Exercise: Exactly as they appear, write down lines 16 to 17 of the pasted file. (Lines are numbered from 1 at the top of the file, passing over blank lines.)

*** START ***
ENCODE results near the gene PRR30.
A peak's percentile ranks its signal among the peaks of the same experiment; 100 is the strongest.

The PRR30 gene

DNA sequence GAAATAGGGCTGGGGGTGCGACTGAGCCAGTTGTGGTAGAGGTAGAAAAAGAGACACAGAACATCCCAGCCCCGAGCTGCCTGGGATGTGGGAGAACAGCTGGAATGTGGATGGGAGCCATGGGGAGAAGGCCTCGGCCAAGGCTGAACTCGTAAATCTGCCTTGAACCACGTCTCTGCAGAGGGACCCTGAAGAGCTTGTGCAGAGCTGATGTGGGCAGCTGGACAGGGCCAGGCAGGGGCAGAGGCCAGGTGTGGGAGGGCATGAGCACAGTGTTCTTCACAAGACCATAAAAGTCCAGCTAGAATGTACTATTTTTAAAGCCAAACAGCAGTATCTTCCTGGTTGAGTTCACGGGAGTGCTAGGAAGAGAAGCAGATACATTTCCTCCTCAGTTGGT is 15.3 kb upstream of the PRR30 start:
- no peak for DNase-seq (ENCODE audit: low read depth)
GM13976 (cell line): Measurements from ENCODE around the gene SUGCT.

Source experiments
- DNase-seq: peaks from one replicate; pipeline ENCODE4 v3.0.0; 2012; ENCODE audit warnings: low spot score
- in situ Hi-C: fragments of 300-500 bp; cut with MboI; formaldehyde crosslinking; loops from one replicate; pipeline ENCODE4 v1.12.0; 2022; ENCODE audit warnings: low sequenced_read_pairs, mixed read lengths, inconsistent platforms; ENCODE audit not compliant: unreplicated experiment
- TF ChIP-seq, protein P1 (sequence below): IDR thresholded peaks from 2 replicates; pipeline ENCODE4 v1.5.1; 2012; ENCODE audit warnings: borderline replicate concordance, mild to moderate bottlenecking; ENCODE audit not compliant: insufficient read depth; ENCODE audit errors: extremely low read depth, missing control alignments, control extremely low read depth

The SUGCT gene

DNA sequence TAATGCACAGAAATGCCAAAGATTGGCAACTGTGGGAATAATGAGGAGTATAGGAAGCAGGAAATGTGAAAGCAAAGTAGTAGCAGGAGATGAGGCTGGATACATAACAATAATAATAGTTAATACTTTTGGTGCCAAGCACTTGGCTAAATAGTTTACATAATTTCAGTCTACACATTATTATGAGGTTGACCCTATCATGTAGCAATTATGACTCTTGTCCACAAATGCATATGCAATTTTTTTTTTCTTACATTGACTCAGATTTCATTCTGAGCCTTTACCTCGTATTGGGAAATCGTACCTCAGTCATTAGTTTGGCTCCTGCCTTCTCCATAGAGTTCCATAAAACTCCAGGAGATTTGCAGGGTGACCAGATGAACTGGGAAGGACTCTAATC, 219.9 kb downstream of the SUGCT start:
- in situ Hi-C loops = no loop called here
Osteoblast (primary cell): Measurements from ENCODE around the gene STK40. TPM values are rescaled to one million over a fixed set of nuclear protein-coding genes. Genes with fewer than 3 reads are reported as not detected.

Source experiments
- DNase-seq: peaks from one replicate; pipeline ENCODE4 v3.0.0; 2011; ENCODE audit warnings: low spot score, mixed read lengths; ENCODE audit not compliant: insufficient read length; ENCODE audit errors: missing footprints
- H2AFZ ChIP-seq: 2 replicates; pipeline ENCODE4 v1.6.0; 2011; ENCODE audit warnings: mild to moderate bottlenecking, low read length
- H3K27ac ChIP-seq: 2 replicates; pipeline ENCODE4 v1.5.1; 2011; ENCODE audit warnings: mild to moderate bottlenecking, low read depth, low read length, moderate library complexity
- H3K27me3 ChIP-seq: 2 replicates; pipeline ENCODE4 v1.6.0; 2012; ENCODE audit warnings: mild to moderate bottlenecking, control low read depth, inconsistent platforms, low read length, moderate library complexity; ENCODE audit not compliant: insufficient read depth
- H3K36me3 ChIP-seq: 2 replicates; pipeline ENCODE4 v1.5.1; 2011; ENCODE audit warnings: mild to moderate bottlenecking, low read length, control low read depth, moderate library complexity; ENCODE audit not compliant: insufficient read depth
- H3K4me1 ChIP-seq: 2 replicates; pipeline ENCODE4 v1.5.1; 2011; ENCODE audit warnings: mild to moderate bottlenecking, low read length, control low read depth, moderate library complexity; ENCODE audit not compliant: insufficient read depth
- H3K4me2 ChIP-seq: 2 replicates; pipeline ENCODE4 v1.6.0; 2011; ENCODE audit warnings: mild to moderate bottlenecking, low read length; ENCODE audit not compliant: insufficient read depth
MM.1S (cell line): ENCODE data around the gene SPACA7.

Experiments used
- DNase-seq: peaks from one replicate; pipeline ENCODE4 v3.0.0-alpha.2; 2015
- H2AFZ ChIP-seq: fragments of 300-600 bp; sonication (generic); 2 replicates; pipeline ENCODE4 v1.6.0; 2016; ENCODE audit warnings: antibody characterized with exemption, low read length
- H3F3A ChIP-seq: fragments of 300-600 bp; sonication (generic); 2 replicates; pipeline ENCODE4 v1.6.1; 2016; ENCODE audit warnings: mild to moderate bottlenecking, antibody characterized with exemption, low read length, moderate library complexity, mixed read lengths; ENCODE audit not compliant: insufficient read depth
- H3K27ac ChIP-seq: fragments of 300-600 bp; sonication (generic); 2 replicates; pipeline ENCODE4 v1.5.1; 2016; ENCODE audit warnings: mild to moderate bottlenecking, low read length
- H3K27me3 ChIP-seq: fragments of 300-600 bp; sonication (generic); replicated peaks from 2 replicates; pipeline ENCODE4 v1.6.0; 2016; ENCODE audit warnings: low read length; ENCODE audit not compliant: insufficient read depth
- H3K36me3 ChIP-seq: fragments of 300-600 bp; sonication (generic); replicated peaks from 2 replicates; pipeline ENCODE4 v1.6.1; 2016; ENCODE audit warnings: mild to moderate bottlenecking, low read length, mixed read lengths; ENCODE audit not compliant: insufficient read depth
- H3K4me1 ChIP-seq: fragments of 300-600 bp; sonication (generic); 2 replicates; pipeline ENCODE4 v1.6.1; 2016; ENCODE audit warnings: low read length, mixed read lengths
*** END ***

- DNase-seq: peaks from one replicate; pipeline ENCODE4 v3.0.0; 2011; ENCODE audit warnings: low spot score, mixed read lengths; ENCODE audit not compliant: insufficient read length; ENCODE audit errors: missing footprints
- H2AFZ ChIP-seq: 2 replicates; pipeline ENCODE4 v1.6.0; 2011; ENCODE audit warnings: mild to moderate bottlenecking, low read length